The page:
It involves, building social media followings over a range of platforms, putting together relevant interesting content that your fanbase can interact with, creating street teams of fans that can help spread the work in return for exclusive deals and merchandise and scheduling adverts so that demographics of potential fans get as much exposure to your material as humanly possible.
It also involves website design, post interaction, pitching to TV and radio Platforms and more. Now this list does go on and because it is so much work, you should definitely contact us to learn more about it and see what assistance we can offer to help ensure that your musical career is as successful as it can be.
Season with Song-writing: Strive for the Perfect Hook
Good song-writing is the heartbeat of successful every artist that is has been and ever will be.
There has to be something to it. Clever lyrics, infectious melodies, soaring soundscapes, there has to be a point of entry, something unique that a fan-base can identify with.
Is the music funny or comical? Is it heavy? Is it sassy? These are all the questions you should be asking in the planning stage of the song-writing.
One thing that serves as a general guide for this process is structuring and building the song around a hook. Now this isn’t a hook in the pop catchy-chorus sense, it could be anything that resonates with you and your vision for the song.
It could be a chord sequence, a lyrical couplet, a catchy lead-line or a rhythm that can be taken, developed and reinterpreted within the song.
A mistake many poor songwriters make is that they try to fit too many ideas into a song and it becomes too much of a cacophony of ideas. To the listener, it comes off as though they have become disinterested with a certain section and move on regardless of whether or not the listener can follow it.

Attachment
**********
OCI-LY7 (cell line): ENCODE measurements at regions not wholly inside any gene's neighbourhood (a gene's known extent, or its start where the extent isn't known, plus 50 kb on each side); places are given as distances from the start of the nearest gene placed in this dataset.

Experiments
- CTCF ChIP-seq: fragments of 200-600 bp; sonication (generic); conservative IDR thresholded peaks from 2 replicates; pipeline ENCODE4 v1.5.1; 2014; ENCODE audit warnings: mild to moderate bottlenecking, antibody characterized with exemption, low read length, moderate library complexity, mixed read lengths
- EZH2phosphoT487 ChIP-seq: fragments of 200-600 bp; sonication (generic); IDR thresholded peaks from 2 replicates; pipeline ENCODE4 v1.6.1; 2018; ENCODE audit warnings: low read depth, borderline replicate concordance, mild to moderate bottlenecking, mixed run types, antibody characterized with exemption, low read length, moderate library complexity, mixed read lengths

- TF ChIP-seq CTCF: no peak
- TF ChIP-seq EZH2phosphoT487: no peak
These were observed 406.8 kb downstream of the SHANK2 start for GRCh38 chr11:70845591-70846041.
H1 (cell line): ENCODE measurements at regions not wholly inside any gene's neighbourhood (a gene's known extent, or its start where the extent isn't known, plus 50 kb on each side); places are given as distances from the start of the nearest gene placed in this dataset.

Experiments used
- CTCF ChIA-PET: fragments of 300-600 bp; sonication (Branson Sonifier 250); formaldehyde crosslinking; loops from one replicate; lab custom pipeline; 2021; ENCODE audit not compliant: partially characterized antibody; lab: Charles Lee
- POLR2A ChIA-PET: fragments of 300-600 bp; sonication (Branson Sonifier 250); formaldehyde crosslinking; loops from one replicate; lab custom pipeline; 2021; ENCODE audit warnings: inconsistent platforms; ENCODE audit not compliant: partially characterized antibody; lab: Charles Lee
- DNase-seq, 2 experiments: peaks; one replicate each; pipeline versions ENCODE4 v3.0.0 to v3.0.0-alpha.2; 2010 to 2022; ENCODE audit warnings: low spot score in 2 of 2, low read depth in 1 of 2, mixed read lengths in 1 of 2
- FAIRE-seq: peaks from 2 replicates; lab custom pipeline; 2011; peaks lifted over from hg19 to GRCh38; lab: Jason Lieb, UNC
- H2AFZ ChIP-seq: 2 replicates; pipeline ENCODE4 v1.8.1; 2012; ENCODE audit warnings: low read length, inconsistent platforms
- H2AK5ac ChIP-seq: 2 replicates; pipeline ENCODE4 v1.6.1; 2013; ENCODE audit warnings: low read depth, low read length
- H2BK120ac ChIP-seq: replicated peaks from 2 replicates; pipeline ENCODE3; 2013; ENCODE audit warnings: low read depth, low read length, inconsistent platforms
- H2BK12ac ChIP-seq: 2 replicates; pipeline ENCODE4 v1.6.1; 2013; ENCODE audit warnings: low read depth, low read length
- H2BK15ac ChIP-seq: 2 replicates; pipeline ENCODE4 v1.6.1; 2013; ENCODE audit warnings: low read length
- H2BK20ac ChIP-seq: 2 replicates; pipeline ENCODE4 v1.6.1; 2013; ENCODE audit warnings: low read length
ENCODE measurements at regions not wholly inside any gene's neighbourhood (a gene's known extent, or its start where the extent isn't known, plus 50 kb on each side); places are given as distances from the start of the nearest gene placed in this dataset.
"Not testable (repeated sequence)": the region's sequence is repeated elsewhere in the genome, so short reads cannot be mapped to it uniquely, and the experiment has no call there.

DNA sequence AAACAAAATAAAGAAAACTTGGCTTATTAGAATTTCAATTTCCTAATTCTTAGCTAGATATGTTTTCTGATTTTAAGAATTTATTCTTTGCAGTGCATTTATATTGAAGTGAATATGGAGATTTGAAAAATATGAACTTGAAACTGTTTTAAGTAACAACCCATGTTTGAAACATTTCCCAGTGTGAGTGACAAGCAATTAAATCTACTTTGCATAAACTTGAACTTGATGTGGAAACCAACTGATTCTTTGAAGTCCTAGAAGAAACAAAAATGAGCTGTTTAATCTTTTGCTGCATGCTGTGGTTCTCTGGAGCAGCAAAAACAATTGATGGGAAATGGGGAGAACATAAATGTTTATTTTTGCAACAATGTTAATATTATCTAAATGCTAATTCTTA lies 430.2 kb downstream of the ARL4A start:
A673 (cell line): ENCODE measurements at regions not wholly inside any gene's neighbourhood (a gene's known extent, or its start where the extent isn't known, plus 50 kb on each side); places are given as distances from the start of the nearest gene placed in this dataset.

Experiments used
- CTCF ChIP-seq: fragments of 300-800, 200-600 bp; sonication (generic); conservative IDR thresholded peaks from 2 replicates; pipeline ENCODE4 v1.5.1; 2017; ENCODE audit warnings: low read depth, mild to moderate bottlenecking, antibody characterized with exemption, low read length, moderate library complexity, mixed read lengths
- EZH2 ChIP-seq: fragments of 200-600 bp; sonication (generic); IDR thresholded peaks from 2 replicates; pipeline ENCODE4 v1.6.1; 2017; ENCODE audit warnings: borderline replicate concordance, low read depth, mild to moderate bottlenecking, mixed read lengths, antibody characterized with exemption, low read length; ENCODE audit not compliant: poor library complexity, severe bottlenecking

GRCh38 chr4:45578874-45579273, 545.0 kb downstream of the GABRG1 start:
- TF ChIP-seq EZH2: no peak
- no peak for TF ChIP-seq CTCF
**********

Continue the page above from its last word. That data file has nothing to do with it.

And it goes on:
Now the well cited counter argument for this is genres such as classical, progressive rock, metal, or complextro. These genres are progressive by nature and require many different sections that are different to the last.
It is true that these genres have more complicated structure and many different sections, but it is likely that the best of them are structured around a hook and what is ‘progressive’ is how that hook is changed.
So, for instance, the initial hook might change time-signature or change from an Aeolian to Dorian mode. No matter what genre good song-writing is centred on that hook, that rootstock that new ideas can be forged from and grow organically out of.
Serve with a whole lot of Networking
Now networking can seem like another one of those holy grail style tasks that many a musician has claimed to do and many people approach it cautiously.
At the end of the day networking is making new friends. It is making your face known, going to and arranging events, it is always being punctual and considerate with the people you work with and making sure what you are promoting is the best possible product you could come up with.
In many ways, if networking isn’t fun, you are doing it wrong. Networking is making friends because if the people you meet in the industry don’t become comrades, gig buddies or fellow music nerds, how likely are they to help you out when you need something?
And it is not a case of going out there and forcing yourself on all of the esteemed promotors in the city, that could come off as fake and forced. It’s about supporting people who share your level of musical commitment and interest, and of course, having fun!